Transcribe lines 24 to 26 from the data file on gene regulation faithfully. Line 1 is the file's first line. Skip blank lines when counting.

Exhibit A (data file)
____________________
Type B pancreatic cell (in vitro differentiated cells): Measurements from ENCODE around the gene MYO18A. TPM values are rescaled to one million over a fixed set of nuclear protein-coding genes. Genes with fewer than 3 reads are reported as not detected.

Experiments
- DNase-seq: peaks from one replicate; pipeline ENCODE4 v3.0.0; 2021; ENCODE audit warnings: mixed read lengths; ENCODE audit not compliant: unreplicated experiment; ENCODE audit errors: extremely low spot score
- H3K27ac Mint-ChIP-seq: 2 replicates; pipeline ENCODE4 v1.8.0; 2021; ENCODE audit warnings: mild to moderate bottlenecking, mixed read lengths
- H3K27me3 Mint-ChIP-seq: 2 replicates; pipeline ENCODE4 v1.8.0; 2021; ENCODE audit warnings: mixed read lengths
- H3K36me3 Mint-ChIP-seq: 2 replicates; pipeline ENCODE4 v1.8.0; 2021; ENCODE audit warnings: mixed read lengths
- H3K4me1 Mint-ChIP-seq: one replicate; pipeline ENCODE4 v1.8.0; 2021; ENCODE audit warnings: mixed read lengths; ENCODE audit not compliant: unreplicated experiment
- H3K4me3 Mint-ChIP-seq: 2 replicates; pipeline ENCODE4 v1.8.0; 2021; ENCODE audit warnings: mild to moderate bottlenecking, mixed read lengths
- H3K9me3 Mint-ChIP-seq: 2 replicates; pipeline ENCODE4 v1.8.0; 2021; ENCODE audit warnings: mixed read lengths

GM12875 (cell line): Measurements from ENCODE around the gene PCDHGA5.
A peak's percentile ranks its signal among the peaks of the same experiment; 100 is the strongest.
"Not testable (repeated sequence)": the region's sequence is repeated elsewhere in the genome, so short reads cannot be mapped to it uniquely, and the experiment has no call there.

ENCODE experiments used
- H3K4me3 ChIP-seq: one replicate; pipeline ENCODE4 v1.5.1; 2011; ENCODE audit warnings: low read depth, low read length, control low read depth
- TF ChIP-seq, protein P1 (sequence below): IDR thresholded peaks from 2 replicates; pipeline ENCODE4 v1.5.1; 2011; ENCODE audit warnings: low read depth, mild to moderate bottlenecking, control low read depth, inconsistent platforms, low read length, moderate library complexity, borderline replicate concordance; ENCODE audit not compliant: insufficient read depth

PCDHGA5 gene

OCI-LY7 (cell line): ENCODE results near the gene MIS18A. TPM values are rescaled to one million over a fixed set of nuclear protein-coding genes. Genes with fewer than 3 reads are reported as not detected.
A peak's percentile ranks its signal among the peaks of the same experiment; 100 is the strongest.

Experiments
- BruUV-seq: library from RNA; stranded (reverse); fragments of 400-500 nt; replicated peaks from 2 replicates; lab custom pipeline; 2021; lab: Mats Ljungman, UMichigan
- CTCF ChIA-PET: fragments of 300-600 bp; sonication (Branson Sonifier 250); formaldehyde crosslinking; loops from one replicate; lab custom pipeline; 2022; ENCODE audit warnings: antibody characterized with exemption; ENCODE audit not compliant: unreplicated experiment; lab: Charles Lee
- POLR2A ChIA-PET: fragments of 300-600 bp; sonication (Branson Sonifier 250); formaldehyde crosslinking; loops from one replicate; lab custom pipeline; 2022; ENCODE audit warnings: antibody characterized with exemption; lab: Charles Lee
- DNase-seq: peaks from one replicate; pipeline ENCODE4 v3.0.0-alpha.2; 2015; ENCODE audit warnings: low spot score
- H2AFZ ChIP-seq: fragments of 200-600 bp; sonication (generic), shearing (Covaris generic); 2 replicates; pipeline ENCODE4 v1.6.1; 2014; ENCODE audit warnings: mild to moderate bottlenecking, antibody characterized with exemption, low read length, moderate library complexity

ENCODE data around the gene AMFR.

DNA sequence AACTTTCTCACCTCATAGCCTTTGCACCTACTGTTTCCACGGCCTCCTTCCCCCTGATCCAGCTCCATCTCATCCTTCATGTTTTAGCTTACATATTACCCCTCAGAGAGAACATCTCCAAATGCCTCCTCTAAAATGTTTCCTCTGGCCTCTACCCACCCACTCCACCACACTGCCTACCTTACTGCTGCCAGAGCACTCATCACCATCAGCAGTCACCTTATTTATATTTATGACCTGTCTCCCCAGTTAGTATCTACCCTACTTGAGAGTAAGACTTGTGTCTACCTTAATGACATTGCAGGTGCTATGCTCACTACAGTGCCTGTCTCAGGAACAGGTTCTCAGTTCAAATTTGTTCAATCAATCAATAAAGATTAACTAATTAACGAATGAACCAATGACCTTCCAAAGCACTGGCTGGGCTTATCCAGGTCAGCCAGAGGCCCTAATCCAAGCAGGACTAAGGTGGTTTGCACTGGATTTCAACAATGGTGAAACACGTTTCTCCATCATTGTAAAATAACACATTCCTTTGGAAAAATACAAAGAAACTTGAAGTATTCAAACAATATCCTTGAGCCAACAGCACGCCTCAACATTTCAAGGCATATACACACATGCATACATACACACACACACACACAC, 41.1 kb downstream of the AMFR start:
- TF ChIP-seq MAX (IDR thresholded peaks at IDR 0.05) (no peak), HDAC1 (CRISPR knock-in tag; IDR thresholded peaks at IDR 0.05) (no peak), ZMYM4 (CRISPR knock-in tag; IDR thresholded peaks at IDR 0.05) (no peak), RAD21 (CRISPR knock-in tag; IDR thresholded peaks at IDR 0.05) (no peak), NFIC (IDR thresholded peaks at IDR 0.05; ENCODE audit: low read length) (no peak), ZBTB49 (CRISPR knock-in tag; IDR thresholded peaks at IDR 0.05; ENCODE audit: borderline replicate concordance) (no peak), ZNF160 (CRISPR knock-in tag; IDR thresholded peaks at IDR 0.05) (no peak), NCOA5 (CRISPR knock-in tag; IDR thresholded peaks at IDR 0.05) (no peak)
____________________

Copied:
- H2AFZ ChIP-seq: fragments of 200-600 bp; sonication (generic), shearing (Covaris generic); 2 replicates; pipeline ENCODE4 v1.6.1; 2014; ENCODE audit warnings: mild to moderate bottlenecking, antibody characterized with exemption, low read length, moderate library complexity

ENCODE data around the gene AMFR.

DNA sequence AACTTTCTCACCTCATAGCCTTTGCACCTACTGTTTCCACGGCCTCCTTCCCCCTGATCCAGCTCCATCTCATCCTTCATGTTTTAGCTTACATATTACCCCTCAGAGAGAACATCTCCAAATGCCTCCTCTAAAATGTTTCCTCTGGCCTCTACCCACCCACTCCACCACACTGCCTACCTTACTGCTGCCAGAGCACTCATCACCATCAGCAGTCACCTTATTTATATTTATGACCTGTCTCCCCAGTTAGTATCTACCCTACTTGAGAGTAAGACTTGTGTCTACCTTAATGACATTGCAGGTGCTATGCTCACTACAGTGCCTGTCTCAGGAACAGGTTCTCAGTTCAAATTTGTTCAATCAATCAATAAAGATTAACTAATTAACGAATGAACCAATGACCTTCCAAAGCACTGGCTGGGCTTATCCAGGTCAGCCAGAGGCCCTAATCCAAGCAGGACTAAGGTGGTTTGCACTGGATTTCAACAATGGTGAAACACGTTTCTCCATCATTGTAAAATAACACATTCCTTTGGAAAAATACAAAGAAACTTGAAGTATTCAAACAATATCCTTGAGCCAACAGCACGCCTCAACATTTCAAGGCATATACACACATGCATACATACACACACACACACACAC, 41.1 kb downstream of the AMFR start: